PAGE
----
farm, situate in said Muddycreek twp., to-wit:
ONE HUNDRED ACRES,
more or less, and bounded »nd described as fol
lows : On the North by J. Kiester and J. Qal.
lagher; on the East by David Marshall, Esq.;
on the South by Thomas Gallagher and on the
West by F. W. Gallagher. Having thereon
erected a good two-story new frame house, con
taining six rooms, a double log barn, and other
fojiJfKpgs, a good apple and peach orchard,
grapes and othpf spsJl fruits in abundance.
TERMS OF SALE :—One-third of purpliasg
money on confirmation of sale, and the remain
der in two equal annual payments thereafter,
with interest, etc.
Prospect, Butler &>•« Pfl.., July 26, 3t.
The partnership heretofore existing between
Henrv Buuder and Samuel Bander and Amos
Pyle known as the firm of BAUDEK & PYLE,
has this day been dissolved by mutual consent,
Amos Pyle retiring. Henry and Samuel Bauder
will continue in the milling business as usual.
All amounts of the late firm will be settled by
Henry Bauder. All knowing themselves in
debted to said firm will couie and settle im
mediately and all haying accounts against wild
firm will present their accounts.
July 19, 1882, 4w.
Petition of Jo|i 11 Grossman.
IN THE COUBT OF COMMON PLEAS OK UUTLE*
COUNTY, KQCITYNO. 1 SEPT. TEHM, 1882.
In Re petition of John Grossman to have
perpetual testimony relative to a deed from
Jacob Q. Grossman and wife to John N. Hoon,
which deed is now lost.
Apd ppw, to wit i Dec- 8, 1881, petition pre
sent ed and on due consideration thereof, subpoe
na is awarded to John N. HAOO aiij] Japob G.
Grossman, and to any and all persons wtio
be interested in tho said petition or bill to ap
pear in the Court of Common Pleas of said
pounty, on the 4th day of September, 1882, to
caaJ.U Rath or affirmation to said petition or
bill, and in oas« aj thereto is filed, and
in case the said persons a*bpp«M£4 or any
others do not attond on or before said
George C. Pillow is hereby appointed a commis
sioner to proceed on said 4th day of September,
18«2, ai 2 p'pJcck, p. M., of said day at the office
of the Prothoootari' pf said county to take the
depositions of all witnesaes shfl pay be produc
ed by said petitioners respecting tiie pf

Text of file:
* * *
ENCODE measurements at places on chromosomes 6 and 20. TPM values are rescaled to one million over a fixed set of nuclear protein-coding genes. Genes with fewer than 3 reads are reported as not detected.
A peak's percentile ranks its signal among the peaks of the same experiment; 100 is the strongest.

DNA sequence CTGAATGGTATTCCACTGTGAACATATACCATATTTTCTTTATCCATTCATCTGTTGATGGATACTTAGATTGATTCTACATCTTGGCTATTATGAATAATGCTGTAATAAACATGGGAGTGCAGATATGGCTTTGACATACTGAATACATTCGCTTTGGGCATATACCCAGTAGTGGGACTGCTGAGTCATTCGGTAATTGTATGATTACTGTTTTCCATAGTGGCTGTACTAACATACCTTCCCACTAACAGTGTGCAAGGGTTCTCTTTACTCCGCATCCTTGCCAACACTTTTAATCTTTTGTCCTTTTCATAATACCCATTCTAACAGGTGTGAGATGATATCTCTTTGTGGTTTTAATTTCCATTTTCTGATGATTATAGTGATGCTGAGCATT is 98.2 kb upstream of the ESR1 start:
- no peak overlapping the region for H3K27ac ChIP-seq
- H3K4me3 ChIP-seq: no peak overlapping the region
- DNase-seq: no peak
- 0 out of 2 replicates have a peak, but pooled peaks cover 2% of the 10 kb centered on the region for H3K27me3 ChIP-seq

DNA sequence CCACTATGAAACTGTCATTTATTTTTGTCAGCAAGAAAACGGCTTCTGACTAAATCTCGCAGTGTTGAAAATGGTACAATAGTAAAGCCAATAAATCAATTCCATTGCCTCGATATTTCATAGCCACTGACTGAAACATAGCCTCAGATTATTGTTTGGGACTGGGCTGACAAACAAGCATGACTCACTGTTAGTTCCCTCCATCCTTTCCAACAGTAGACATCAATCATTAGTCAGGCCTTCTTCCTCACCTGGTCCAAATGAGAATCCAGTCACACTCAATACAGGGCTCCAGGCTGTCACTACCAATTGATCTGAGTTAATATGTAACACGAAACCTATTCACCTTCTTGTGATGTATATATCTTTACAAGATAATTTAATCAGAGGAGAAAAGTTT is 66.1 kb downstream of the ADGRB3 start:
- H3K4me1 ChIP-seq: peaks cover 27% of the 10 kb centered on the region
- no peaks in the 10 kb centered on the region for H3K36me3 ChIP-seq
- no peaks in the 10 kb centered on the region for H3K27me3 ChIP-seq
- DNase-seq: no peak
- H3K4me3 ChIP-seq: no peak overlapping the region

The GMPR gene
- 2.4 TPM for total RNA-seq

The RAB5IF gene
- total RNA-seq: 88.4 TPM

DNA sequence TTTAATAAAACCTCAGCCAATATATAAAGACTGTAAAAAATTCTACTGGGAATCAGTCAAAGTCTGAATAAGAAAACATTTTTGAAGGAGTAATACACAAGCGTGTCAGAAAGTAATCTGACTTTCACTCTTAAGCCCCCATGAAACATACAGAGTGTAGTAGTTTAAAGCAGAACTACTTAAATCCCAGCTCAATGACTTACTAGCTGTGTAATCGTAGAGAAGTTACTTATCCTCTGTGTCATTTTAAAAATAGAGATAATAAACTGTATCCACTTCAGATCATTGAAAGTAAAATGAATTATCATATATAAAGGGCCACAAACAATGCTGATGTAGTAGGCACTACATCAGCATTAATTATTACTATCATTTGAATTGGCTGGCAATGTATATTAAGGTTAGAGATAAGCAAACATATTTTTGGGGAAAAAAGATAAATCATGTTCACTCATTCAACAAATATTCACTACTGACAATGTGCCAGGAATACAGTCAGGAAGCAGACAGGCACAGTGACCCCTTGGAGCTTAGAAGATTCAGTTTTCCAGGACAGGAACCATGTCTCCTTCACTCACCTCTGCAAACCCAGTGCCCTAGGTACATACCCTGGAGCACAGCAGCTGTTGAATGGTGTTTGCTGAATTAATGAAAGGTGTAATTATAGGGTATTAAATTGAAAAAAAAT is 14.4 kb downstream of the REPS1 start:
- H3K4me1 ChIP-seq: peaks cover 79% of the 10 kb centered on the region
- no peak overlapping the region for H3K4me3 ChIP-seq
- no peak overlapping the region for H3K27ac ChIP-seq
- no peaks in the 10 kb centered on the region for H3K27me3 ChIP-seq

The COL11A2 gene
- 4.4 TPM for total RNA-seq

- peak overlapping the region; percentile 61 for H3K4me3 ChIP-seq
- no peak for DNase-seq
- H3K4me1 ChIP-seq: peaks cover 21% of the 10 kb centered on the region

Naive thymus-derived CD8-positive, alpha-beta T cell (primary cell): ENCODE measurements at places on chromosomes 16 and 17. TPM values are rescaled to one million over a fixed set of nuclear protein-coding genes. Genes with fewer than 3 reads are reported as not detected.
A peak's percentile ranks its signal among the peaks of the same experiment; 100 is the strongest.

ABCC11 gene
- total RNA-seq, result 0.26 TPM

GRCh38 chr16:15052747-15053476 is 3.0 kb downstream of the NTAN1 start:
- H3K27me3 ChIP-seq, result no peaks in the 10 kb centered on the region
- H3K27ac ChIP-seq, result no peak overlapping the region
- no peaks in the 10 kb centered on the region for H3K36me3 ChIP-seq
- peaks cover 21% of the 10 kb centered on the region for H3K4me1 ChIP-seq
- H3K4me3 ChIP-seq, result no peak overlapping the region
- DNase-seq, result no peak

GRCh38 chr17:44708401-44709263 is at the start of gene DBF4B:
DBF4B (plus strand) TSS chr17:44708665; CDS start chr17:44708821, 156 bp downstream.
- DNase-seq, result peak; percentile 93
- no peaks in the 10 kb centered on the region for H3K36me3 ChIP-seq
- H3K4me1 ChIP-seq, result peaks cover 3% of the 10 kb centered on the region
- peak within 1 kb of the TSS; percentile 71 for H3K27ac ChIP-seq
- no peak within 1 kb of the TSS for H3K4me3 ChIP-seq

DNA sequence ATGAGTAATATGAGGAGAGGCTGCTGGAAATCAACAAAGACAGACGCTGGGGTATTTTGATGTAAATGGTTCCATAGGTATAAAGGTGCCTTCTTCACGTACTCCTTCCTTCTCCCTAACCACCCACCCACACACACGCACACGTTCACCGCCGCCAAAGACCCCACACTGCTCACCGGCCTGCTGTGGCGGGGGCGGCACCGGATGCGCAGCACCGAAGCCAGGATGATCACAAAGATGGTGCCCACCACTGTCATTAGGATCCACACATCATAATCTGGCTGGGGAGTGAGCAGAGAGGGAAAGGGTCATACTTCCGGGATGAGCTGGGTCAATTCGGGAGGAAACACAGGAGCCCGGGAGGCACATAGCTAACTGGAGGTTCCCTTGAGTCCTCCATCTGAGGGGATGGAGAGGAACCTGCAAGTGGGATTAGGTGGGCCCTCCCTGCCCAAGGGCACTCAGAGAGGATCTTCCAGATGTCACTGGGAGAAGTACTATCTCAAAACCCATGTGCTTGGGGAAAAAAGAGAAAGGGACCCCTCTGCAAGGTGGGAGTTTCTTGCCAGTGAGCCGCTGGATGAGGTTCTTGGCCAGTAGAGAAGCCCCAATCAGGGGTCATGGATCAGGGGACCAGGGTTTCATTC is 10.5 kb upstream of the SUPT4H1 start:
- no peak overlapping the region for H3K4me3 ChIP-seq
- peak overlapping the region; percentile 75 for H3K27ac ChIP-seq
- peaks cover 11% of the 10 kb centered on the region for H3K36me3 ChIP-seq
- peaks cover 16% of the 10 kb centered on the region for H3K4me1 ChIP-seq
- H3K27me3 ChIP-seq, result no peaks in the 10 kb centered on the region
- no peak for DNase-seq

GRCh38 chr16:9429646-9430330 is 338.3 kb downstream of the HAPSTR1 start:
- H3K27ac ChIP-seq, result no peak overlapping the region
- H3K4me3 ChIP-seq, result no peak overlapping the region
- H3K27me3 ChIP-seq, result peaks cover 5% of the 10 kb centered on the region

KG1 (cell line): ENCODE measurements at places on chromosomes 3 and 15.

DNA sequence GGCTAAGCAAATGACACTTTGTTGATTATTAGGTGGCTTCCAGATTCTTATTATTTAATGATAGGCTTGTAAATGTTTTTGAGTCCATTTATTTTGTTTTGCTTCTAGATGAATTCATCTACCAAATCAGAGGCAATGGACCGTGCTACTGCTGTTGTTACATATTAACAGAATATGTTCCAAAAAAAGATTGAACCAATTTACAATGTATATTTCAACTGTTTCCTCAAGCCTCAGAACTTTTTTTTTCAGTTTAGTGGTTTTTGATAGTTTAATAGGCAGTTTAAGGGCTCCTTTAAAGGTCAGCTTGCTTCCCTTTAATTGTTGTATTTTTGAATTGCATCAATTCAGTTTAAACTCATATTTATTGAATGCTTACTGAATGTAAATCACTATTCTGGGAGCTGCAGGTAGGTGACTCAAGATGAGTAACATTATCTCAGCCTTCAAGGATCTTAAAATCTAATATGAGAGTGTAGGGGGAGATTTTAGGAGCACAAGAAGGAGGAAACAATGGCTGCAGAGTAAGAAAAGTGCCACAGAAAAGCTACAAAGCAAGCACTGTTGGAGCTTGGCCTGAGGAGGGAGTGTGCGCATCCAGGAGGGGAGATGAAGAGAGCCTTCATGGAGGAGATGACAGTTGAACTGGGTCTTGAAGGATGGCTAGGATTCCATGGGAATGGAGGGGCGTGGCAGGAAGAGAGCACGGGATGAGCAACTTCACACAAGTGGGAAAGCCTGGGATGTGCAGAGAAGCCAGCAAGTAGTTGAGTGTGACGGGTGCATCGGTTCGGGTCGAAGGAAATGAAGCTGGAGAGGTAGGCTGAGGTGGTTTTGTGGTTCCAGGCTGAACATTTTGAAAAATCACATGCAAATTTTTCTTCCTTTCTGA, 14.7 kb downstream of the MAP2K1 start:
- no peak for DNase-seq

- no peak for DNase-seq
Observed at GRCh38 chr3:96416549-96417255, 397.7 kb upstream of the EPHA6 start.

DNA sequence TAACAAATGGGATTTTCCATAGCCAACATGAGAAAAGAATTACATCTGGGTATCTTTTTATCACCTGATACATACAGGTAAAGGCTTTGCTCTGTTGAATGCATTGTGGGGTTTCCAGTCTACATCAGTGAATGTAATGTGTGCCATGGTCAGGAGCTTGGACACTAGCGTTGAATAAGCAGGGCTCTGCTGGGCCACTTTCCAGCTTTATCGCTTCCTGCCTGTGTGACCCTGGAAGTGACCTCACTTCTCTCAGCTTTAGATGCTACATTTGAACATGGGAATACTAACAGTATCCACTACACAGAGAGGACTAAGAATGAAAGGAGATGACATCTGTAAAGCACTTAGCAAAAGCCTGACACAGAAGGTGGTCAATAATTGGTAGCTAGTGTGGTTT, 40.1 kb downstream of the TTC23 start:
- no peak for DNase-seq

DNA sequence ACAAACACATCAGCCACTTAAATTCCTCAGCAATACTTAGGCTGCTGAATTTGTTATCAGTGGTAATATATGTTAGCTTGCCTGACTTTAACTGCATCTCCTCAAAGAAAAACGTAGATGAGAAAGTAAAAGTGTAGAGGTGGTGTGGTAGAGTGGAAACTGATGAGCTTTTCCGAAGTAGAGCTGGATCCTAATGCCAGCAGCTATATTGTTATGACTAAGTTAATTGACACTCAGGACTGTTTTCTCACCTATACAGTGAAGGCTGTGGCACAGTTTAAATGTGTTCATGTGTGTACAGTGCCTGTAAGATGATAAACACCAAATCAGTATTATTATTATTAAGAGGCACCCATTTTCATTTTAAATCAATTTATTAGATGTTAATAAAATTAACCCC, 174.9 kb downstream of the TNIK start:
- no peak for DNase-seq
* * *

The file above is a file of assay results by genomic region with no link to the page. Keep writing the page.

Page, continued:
the facts alleged in said bill or petition, and to
ggfertain and establish tho same and to make
return oi «aid depositions unto said Court when
such order and ilwiM ii) the premises will be
mado as to justice and equity and
further it appearing from said petition that tiia
residence of the said Juo. N. Hoon and Jacob
G. Grossman is unknown and believed not to be
vUiiin fhis commonwealth, it is ordered that
notice of this «jil»jipfiiia and order of Court be
given by publication for three (3) suc
cessive weeks in one of the weefeiv newspapers,
published in Butler prior to said 4th day of Sept.
1882. BY THE COURT.
Butler County 8. 8 : Certified from the re
cord this 10th dav of J nne, 1882
M. N. GREER, Prothonotary.
Commonweaitu of Pennsylvania, county of
Butler: To John N. Hoon and JnoL Q. fjross
man, Greeting: We command you, that ail
business and excuses being laid aside, you be
and appear in your proper persons before our
Judges at Butler, at our County Court of Com
mon Pleas, there to be held for the county
aforesaid on Monday, the 4tn of Sept., 1832, to
ribpi? ,iayfte, if any you have, why the witnesses
on behalf of John fjroswjau, on his petition to
have perpetual testimony rulatiyp fq a deed
from Jacob G. Grossman and wifo to JoUn H,
Hoon, (deed now lo*t) should not be e*amined
and other testimony reduced to writing, and
filed Ci r ecord in our said Court in order to per
petuate the samC acreeably to the constitution
of our Government and tne of Assembly in
su<;h ku and provided, on the part of
petitioners and uefe.n fsil not, under the penal
ty of one hundred pouueui.
Wit nets the Honorable E- McJunkin,
sent of our said Court, at Butler, this 10th day